More EVs will require more electricity overall. This will reduce demand for diesel and gasoline (Photo: Nissan)
Global electric vehicle sales are likely to remain "relatively low" through 2025, but will start rising quickly in subsequent years, according to a new forecast.
The Bloomberg Electric Vehicle Outlook 2017 says EV adoption rates will be boosted by falling battery costs and growing commitments from automakers.
The report, which is published annually, expects 52 pc of new car sales and 33 pc of the global car fleet to be electric by 2040, with China, the US and Europe making up more than 60 pc of the global market.
Bloomberg says EV adoption is heading for an "inflection point" sometime between 2025 and 2030, when the cars will become economical from a total cost of ownership point of view.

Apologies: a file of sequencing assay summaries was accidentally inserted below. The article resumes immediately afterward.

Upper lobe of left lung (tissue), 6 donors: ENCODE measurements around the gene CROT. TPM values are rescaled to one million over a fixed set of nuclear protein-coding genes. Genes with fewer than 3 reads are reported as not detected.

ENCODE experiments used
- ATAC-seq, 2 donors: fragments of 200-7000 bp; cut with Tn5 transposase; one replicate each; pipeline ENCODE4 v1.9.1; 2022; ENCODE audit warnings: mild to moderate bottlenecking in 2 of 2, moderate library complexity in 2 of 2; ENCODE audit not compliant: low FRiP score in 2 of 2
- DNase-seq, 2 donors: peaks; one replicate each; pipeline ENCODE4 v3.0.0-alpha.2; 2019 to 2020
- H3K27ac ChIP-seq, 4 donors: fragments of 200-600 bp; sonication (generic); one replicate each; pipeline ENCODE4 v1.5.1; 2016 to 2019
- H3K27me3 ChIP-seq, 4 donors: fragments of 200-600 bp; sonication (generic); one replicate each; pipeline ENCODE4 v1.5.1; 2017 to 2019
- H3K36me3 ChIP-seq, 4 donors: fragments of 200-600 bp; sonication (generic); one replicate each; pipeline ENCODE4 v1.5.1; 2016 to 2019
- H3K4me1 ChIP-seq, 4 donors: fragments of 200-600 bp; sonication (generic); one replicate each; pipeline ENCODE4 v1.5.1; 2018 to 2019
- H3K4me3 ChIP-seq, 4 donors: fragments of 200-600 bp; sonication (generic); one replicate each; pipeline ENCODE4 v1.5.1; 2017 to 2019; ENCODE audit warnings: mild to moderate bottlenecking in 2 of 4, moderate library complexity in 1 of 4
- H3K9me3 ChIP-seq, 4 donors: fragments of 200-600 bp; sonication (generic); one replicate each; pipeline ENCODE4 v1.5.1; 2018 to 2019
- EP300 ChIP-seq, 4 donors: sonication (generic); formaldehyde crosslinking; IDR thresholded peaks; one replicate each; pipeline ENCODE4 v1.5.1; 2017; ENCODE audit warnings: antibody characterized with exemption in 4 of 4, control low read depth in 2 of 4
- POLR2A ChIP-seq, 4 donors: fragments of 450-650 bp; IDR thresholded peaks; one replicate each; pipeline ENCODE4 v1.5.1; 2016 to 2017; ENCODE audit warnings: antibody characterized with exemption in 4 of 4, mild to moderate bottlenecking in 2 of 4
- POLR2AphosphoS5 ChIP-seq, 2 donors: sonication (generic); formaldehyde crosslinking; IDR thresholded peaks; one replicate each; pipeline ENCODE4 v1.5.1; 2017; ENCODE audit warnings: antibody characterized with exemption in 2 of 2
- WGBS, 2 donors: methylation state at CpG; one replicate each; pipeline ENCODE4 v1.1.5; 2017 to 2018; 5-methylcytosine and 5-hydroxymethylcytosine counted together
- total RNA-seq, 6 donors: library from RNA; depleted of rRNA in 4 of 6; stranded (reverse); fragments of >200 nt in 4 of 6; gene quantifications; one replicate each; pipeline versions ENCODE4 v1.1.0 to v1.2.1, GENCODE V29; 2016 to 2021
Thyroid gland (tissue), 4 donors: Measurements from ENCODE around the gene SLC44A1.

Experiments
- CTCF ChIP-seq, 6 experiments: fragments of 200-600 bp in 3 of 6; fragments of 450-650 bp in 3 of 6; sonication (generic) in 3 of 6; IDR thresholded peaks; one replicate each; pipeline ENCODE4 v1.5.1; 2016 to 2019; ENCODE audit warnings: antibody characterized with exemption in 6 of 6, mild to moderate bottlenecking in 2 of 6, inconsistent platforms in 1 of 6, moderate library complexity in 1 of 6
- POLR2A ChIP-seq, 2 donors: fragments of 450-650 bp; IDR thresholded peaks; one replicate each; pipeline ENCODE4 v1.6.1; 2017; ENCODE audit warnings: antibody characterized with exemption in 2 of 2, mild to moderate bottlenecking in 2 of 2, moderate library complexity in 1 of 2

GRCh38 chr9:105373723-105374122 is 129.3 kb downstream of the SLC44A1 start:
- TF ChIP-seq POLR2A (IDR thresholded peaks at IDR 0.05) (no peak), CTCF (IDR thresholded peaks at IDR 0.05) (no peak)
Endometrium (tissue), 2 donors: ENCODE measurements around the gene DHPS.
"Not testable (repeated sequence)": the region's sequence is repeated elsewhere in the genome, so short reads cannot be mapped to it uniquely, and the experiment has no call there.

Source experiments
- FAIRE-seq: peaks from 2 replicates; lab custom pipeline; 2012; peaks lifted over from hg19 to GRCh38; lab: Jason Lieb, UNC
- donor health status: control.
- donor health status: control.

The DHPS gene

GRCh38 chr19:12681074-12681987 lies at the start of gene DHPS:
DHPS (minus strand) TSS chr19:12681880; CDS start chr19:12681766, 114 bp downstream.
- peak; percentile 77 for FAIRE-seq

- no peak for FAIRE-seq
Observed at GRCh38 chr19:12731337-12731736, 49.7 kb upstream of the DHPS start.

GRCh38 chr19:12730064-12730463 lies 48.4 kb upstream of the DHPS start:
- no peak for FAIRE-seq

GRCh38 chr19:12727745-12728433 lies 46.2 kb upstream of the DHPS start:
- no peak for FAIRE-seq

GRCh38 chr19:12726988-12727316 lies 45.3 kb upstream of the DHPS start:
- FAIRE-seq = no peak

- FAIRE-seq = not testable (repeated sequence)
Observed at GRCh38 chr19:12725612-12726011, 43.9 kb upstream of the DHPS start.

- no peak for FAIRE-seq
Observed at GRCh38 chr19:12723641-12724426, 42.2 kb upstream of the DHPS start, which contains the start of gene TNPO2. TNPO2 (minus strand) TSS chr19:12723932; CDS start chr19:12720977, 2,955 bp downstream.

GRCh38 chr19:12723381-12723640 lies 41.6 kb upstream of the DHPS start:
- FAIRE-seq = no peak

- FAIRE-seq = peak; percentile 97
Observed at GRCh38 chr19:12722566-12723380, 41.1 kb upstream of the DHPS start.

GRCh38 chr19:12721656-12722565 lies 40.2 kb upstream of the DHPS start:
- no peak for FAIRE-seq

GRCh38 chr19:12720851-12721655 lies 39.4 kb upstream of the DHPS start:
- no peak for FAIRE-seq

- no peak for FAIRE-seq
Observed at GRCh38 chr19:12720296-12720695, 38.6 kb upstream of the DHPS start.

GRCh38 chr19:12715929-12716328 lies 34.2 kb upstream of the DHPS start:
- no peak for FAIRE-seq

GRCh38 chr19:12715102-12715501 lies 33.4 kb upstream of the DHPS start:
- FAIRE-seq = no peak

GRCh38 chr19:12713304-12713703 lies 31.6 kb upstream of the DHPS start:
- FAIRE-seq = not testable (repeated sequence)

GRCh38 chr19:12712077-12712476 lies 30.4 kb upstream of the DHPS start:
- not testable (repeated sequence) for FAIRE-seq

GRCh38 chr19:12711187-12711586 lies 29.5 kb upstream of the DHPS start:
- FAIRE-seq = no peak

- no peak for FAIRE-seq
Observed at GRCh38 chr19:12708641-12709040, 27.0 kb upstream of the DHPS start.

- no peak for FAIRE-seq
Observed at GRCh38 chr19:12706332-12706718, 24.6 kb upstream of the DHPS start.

The comparison doesn't take into account official subsidies, which are set to help EV sales in the years leading up to 2025.
Pure battery-electric vehicles will in the long-term outperform plug-in hybrids, Bloomberg says, citing hybrids' engineering complexity and relatively high costs as working against them after 2025.
Overall EV electricity consumption will rise as more cars are sold and auto-industry demand for lithium-ion batteries is set to soar to 1,300 GwH by 2030 from 21 GwH in 2016.
The rise of EVs will result in lower demand for fossil fuels. Bloomberg predicts that, by 2040, there will be 530 million EVs on the world's roads, representing 34 pc of the global fleet. This will mean that, globally, the transportation industry will require 8 million barrels of fuel a day less than today.